Published On: Fri, Jan 24th, 2020

Libyan sentenced to 19 years prison in US for Benghazi attack

Libyan sentenced to 19 years prison in US for Benghazi attack

Jury in June convicted Mustafa al-Imam of terror-related charges in overnight attacks that began 11 September 2012 on US diplomatic mission in Libya

MEE and agencies Fri, 01/24/2020 – 00:27

US Marshals accompany armored vehicle waiting for Mustafa al-Imam during earlier hearing at US District Court (AFP/file photo)

A 47-year-old Libyan man who was captured by US special forces in Libya and brought to the United States for trial was sentenced to prison on Thursday for his role in the 2012 attack on the US mission in Benghazi.

A jury in June convicted Mustafa al-Imam of one count each of conspiracy to provide material support to terrorists and maliciously destroying government property in the overnight attacks that began 11 September 2012 on a US diplomatic mission and nearby CIA post, the Washington Post reported at the time.

Imam was sentenced to 19 years and six months in prison by a US District Court judge in Washington. Imam was captured by US troops in Libya in October 2017 and brought to the United States, AFP said. US ambassador Chris Stevens and three other Americans died in the attack.

“Imam played an important role in the terrorist attack that destroyed the US mission and the CIA annex in Benghazi,” US attorney Jessie Liu said in a statement.

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“Today’s sentencing is a reminder that the safety of Americans – whether at home or abroad, civilian or otherwise – will always be our top priority,” Liu said. “If you commit an act of terrorism, we will find you and bring you to justice.”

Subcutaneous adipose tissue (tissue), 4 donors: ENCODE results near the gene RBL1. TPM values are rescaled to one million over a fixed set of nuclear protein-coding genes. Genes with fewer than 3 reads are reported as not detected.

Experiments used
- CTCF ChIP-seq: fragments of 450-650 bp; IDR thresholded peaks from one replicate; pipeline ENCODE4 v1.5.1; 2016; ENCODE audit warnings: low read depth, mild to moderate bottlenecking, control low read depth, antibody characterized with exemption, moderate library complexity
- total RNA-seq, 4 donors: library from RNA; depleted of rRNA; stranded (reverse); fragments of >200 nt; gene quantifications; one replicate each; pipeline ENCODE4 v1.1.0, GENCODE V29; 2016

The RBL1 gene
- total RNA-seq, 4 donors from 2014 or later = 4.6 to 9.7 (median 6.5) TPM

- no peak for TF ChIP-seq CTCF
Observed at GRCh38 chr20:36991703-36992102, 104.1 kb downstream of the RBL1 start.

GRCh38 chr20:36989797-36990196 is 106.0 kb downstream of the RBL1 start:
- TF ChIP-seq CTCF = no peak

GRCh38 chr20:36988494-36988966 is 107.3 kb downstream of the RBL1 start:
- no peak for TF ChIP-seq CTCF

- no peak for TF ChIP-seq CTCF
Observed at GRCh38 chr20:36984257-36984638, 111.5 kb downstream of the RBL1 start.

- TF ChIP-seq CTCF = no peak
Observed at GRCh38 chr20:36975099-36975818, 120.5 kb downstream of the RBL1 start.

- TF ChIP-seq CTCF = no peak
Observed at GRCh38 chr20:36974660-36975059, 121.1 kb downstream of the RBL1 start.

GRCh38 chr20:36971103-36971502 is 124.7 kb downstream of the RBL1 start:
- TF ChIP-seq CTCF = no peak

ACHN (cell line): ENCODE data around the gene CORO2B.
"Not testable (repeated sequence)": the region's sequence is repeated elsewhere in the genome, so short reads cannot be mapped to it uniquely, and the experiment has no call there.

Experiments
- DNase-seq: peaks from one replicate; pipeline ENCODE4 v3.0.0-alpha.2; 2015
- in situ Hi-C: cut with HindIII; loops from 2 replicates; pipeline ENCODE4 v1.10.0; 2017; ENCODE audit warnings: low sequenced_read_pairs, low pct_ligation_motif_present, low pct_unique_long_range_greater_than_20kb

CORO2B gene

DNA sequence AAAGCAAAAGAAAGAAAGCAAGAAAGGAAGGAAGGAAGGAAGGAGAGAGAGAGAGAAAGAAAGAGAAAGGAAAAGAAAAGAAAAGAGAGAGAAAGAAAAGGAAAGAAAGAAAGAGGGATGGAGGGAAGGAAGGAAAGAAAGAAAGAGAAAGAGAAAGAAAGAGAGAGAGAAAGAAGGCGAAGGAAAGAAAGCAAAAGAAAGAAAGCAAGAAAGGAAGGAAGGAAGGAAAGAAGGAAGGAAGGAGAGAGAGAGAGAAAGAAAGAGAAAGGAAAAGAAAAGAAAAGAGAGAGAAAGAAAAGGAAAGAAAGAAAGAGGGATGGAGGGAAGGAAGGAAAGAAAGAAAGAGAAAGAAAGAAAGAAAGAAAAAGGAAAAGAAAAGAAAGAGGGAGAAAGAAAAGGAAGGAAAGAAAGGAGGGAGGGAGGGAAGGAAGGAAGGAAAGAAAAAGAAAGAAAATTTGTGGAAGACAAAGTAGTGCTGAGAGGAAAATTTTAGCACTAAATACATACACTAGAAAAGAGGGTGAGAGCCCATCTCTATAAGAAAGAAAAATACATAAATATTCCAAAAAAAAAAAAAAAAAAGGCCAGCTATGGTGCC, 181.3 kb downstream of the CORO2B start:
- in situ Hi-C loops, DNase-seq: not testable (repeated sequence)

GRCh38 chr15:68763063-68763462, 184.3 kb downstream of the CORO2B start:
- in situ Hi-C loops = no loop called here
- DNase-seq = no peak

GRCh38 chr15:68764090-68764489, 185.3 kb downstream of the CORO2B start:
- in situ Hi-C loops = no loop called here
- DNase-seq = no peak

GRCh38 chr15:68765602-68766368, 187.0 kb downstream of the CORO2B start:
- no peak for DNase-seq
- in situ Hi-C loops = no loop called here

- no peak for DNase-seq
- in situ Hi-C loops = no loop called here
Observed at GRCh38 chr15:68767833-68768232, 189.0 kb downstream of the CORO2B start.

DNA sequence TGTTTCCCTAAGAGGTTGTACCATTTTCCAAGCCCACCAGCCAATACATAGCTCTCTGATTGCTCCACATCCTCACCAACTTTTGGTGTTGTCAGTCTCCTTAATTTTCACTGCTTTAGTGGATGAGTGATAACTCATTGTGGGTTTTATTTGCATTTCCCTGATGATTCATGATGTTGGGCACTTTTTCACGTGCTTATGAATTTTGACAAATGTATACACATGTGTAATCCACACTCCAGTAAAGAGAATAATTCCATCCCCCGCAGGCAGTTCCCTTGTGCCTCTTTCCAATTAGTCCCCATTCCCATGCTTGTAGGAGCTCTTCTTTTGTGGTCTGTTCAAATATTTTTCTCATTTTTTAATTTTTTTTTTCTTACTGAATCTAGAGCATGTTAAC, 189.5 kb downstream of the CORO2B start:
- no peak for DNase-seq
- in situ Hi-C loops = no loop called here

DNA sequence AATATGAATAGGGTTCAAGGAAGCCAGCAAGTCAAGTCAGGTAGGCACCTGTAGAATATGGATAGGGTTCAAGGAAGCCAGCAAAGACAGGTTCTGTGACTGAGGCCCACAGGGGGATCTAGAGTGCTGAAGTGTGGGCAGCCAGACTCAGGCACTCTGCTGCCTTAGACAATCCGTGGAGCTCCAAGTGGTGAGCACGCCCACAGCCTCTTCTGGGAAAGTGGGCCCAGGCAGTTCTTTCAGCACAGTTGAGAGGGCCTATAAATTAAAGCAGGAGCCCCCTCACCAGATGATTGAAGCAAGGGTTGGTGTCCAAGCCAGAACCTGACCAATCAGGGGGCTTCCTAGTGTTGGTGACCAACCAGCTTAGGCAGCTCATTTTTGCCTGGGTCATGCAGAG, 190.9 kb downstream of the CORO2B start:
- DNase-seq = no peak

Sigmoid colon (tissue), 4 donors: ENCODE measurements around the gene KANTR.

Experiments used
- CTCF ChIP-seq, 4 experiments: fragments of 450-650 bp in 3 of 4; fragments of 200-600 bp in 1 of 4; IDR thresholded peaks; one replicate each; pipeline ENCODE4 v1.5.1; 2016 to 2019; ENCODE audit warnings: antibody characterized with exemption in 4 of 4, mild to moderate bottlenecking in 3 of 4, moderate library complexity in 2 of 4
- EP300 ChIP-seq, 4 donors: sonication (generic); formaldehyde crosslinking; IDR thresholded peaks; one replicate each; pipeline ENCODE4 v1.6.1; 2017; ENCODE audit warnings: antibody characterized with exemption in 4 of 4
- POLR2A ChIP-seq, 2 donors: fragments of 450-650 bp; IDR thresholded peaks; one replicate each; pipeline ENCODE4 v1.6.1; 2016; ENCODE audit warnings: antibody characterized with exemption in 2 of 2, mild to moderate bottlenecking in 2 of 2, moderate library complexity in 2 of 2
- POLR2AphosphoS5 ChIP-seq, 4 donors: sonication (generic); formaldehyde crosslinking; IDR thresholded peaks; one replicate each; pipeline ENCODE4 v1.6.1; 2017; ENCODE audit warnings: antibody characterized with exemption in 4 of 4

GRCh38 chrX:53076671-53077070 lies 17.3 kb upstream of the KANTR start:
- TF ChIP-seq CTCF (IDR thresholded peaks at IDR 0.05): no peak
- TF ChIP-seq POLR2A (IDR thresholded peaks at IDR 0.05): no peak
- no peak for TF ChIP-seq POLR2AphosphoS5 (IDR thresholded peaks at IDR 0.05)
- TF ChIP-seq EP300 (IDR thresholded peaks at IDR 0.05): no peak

Prosecutors declined to retry Imam on 15 other counts that jurors hung on, including murder in the death of Stevens, the first US ambassador killed on duty in nearly 40 years, the Post reported on Thursday.

According to prosecutors, Imam was in contact during the attack on the US mission with Ahmed Abu Khattala, another Libyan national who was captured by US troops in 2014 and also brought to the United States.

Khattala was sentenced to 22 years in prison in June 2018 for his role in the Benghazi attack.

The death of Stevens stunned Americans and became the focus of a politically charged investigation by congressional Republicans of then-secretary of state Hillary Clinton, who was accused of not doing enough to protect the diplomats.

Clinton was never convincingly tagged with wrongdoing or negligence, but the issue haunted her failed 2016 presidential campaign.

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